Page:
14 Old-Fashioned Candy Brands You Can Still Buy Today
Get ready to feel like a kid in a candy store! Let’s take a sweet stroll down Memory Lane to find everyone’s favorite old-fashioned candy brands.
Good & Plenty
Good & Plenty is believed to be the oldest candy brand in the USA. The pink-and-white capsule-shaped chewy licorice was first produced in 1893 in Philadelphia. It’s still found at concession stands everywhere, which makes Good & Plenty a treat that can be enjoyed by candy lovers of all ages. Look for the most popular candy from any year.
Goo Goo Clusters
Goo Goo Clusters are a one-of-a-kind candy bar made with a medley of caramel, roasted peanuts and marshmallow nougat covered in milk chocolate. The candy has been made in Nashville since 1912 and was the first candy bar that had more than one main ingredient.
Pucker up! These sour, lemon-flavored bites have been made by Ferrara Candy Company since ’62. People who love Lemonheads know the candy has a soft sour shell and a hard candy core. (Not a lemon fan? Look for Grapeheads, Cherryheads and Appleheads instead.)
I’m not sure what’s more fun—the small size and brick-like shape of PEZ candy, the sweet flavors or the collectible dispensers. The candy came from Vienna, Austria in 1927, and in the beginning, the only flavor was peppermint. The brand name PEZ is actually an abbreviation of “PfeffErminZ,” the German word for peppermint.
Named after the popular dance craze of the “Roaring Twenties,” Charleston Chew candy bars are made from nougat coated in rich milk chocolate. True fans of the Charleston Chew bar know that it’s even more delicious and fun to eat when frozen!
Lovingly made with sweet and salty peanut butter and toasted coconut, the famously flaky Chick-O-Stick bars can be found in many candy shops, and perhaps, your Grandma’s candy jar. Check out the other vintage candy Grandma and Grandpa always had.
The honey-infused taffy infused with almond bits and egg whites makes this candy extra chewy, long-lasting and delicious. Making its debut on candy store shelves in 1924 in Chicago, it stood out among other brands with its yellow wax paper wrapping.
Rounded beads of sugar attached to strips of paper? It sounds a bit weird to the kids, but we know candy buttons are so much fun to eat. For those who have never experienced the pure joy of peeling off the candy dots—it’s worth a shot.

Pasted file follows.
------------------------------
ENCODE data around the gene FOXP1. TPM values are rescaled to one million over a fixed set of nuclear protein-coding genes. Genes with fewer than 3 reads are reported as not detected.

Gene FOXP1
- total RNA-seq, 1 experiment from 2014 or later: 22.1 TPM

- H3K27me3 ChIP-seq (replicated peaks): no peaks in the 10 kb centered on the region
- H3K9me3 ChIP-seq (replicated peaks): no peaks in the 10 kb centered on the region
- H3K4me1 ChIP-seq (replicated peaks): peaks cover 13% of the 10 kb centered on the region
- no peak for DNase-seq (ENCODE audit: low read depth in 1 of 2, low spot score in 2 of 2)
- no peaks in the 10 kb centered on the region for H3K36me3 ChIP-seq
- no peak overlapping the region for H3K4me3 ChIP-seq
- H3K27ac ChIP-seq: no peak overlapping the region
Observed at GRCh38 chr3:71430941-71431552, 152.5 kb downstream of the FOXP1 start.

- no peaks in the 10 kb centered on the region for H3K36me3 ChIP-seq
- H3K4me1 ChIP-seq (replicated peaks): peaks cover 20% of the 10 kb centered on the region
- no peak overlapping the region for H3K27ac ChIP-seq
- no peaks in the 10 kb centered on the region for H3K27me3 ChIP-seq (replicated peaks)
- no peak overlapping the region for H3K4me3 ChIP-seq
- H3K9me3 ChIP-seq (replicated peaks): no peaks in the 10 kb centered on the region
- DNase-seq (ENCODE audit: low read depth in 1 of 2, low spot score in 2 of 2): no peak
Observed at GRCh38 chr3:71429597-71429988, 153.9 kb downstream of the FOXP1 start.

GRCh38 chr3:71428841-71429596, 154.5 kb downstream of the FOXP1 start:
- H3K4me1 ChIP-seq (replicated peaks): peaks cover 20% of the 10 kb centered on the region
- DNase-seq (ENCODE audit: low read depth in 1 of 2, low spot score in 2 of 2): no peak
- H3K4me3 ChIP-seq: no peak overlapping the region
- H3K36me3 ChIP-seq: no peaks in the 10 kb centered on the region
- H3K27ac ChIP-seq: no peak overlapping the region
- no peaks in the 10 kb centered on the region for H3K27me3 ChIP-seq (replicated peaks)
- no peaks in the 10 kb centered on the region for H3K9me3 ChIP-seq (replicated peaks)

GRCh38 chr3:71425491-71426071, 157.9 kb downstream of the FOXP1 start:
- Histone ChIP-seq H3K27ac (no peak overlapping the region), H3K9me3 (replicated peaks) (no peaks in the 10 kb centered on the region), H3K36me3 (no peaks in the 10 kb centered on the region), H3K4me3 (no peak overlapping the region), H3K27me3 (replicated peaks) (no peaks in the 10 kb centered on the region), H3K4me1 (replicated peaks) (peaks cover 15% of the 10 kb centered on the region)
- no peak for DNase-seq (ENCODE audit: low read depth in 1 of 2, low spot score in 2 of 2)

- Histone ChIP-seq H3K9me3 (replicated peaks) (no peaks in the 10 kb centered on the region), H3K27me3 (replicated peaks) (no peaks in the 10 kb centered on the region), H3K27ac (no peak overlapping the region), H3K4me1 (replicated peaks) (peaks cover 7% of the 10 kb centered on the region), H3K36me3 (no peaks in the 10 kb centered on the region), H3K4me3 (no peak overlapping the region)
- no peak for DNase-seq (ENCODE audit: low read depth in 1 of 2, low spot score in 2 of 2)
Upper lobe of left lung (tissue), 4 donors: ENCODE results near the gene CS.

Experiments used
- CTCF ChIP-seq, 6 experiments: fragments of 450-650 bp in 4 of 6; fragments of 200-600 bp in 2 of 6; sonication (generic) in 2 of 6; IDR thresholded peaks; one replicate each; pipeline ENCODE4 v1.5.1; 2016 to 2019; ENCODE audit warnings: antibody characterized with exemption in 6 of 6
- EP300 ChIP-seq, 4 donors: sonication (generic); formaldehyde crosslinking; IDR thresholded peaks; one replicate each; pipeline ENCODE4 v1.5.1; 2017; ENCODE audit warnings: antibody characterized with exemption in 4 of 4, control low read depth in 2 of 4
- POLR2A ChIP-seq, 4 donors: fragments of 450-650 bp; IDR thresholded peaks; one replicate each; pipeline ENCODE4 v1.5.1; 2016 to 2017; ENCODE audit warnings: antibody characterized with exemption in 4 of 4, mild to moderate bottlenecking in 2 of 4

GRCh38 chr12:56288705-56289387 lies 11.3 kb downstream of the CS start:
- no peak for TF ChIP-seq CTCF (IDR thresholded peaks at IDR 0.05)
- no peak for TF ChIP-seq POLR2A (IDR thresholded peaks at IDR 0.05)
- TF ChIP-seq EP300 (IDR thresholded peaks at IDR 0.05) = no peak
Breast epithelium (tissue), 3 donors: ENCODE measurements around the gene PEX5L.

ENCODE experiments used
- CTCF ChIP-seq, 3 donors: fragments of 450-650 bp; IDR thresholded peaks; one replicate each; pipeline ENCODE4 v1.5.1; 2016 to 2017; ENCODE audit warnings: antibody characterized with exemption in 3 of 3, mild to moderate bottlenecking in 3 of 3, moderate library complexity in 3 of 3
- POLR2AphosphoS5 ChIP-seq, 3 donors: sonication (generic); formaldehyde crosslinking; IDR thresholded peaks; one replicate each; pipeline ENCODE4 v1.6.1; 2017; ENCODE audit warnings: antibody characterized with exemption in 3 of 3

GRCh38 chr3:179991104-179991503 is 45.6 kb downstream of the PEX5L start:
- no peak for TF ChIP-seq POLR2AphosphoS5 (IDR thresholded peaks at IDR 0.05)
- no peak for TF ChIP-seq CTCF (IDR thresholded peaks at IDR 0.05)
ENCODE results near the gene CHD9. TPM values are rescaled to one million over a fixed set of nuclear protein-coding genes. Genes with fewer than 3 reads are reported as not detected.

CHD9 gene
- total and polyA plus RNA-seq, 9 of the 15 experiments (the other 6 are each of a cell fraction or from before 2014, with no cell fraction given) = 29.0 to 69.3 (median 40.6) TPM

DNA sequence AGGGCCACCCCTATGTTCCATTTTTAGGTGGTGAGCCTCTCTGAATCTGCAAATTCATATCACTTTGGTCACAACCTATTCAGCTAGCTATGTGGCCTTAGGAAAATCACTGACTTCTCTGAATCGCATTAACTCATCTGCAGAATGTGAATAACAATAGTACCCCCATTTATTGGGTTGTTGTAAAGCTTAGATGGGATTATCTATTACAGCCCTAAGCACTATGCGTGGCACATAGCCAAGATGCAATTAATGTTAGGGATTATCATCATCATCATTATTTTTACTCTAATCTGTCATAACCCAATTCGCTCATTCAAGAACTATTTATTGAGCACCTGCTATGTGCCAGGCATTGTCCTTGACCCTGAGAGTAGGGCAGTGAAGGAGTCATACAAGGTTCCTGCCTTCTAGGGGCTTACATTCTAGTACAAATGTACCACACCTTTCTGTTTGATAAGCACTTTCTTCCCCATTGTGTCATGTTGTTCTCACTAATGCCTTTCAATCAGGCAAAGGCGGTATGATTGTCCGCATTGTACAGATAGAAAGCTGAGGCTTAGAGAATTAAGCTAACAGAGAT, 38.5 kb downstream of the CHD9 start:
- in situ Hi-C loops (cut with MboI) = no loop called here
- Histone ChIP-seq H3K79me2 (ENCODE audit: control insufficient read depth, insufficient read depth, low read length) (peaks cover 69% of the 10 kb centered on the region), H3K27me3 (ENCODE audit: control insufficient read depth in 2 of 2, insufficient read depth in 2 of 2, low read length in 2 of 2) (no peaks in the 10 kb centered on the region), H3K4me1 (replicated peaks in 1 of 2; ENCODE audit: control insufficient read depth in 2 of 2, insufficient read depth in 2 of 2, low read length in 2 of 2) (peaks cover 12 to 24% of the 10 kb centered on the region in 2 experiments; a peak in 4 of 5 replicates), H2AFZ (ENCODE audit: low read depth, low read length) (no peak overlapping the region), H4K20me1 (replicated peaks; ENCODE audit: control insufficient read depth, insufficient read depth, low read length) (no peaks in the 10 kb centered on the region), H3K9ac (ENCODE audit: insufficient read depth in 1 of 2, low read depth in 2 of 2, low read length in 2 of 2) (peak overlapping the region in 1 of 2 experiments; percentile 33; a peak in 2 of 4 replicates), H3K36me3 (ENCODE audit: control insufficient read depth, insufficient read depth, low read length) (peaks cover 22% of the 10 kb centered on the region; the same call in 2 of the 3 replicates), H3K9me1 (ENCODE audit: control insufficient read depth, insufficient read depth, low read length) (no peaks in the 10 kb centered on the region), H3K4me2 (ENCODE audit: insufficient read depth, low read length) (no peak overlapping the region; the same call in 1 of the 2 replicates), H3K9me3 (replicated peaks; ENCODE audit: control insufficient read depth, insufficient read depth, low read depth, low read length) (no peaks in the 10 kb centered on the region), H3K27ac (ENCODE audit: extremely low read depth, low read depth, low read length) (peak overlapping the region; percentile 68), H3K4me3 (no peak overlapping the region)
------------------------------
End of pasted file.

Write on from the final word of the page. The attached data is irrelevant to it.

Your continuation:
Caramel Creams, more popularly known as Bulls-Eyes, hit the target when it comes to creating a tasty flavor combination. Made by Goetze’s Candy Company in Baltimore, Maryland for over a century, a Bulls-Eye is a chunk of sweet vanilla cream hugged by savory, chewy caramel.
A simple yet luscious combination of peanut butter and molasses, Mary Janes have been beloved across generations for over 100 years. Charles Miller invented the chewy treat in 1914, naming his sweet creation after his Aunt Mary Jane. Since the candy’s early days, its distinct yellow wrapper has featured the same illustration of a young girl wearing “Mary Jane”-style shoes.
You might remember when Bottlecaps debuted in the ’70s. The bottlecap-shaped candy comes in iconic soda flavors like cola, root beer, grape, orange and cherry. Some even claim that the candy gives off an effervescent, fizzy sensation when it’s chewed, almost like drinking pop from a bottle.
3-Layer Coconut Slices
These timeless melt-in-your-mouth coconut bars pay tribute to the Neopolitan flavors: chocolate, vanilla and strawberry. There’s really no wrong way to enjoy the slice of heavenly goodness. You can savor one flavor at a time or combine all three at once, whatever your makes taste buds go (coco)nutty is perfectly acceptable!
“First it’s a candy, then it’s a gum! Little round Razzles are so much fun!” As the candy brand’s jingle proclaims, Razzles are coin-shaped candies that, when chewed, magically transform into a delicious gum. The candy was popular in the ’60s and ’70s, but the 2004 film 13 Going on 30 revived the popularity of this two-in-one confection.
Love ’em or hate ’em, circus peanuts have truly stood the test of time. Invented in the 1800s, commonly known as the “penny candy days,” the banana-flavored, orange-colored, spongey-textured marshmallow treat has remained a classic candy favorite. Look through all the vintage food brands that are older than you think.
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